Small scenes and objectives

Knowing that you are gearing up for another large story arc in the coming session or two, you want to keep the plot of this session contained so that it does not sprawl into something that displaces your other story arc (unless you are into emergent play, and then just play through). Any problems or challenges you present should be able to be resolved in a short time, within a scene or two, or they should be able to be shelved until the next time the players have a repositioning session.

Soon We’ll Be Making Another Run

The repositioning session is a technique for creating a dramatic pause between major story arcs. It is also a time to allow the characters to grow both mechanically and through story. There are tricks to running a good repositioning session, but through control of the scope of the story and good scene cutting it can be enjoyable for the entire group.

Have you used the repositioning session before? What are your characters favorite types of downtime activities? Do you plan out your repositioning sessions or do you improv them?

3 Comments (Open | Close)

3 Comments To "The Repositioning Session"

#1 Comment By Scott Martin On July 25, 2014 @ 9:16 am

Like many GMs, I’ve used this type of session–but too often reluctantly or inadvertently. It’s easy to fall into a “time at the table is limited, make it count” mentality, but when a session like this is consciously planned and you’re working in foreshadowing or NPC interactions, it really does benefit the ongoing game.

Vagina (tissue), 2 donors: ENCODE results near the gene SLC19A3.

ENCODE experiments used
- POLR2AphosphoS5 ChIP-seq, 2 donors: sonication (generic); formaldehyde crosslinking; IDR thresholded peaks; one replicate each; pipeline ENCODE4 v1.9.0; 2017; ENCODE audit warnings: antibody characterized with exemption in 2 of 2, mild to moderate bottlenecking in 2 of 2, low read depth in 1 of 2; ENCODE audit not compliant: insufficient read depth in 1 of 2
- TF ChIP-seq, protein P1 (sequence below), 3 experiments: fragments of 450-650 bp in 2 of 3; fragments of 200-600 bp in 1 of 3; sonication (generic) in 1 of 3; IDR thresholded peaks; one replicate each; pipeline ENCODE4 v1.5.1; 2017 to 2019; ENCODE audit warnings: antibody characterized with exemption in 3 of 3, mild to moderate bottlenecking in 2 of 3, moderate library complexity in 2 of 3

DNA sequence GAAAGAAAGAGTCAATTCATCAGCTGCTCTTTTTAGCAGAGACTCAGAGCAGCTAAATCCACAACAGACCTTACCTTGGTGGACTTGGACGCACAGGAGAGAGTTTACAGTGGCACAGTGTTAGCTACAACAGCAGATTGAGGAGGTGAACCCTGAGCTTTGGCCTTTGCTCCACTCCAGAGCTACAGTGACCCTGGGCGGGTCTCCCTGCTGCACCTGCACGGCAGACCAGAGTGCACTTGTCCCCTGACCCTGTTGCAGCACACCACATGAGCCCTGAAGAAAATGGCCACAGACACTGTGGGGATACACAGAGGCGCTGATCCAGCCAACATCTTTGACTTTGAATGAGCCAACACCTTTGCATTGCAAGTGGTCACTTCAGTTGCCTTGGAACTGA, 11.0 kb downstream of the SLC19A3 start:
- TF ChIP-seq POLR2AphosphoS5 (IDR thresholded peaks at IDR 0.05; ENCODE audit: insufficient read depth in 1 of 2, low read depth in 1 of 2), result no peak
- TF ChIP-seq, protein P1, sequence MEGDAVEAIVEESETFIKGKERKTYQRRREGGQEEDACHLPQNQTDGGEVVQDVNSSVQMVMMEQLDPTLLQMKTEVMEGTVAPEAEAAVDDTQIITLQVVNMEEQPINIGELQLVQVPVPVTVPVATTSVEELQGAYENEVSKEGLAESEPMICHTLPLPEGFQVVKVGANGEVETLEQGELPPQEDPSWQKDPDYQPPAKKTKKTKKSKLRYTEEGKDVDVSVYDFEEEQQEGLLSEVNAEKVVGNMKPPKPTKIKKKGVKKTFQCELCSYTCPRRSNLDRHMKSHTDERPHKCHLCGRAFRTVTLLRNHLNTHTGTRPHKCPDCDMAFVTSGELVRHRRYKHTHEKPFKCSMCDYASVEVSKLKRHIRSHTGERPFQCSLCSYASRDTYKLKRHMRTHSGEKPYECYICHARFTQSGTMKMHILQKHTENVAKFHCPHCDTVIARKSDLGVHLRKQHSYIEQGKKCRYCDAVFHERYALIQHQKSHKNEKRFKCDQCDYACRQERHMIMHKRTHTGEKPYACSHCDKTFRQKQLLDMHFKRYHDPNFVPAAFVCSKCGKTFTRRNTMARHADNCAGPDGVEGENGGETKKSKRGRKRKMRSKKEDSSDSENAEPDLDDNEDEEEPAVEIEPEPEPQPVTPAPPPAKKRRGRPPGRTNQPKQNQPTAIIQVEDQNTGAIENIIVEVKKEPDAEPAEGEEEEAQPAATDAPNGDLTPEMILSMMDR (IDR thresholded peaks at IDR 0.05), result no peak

More than most sessions, the GM needs to keep an eye on the table to ensure that the person or two who are interested in shopping don’t bore the rest of the group. Having character development scenes ready, or prompting reflective scenes from the non-shoppers, should help. And if some foreshadowing makes its way into the shopping trip… maybe it wasn’t a “wasted” session after all.

#2 Comment By Angela Murray On July 25, 2014 @ 12:52 pm

This is exactly where my Eberron campaign is at. They just finished a major part of the arc, successfully retrieving one of the artifacts they’d been searching for, so now we need to get them back to home base and start out on the next leg of the quest.

We’re actually taking a break from the game for the summer (since some players aren’t going to be available), but I’ll still need to do a session with them where they have some R&R and get to decide their next move.

#3 Comment By Azerling On April 11, 2015 @ 9:28 pm

I actually run a long standing campaign in which my characters must select heirs to their wealth and lands, and then later play as that heir. We often do a “Retirement session” in this style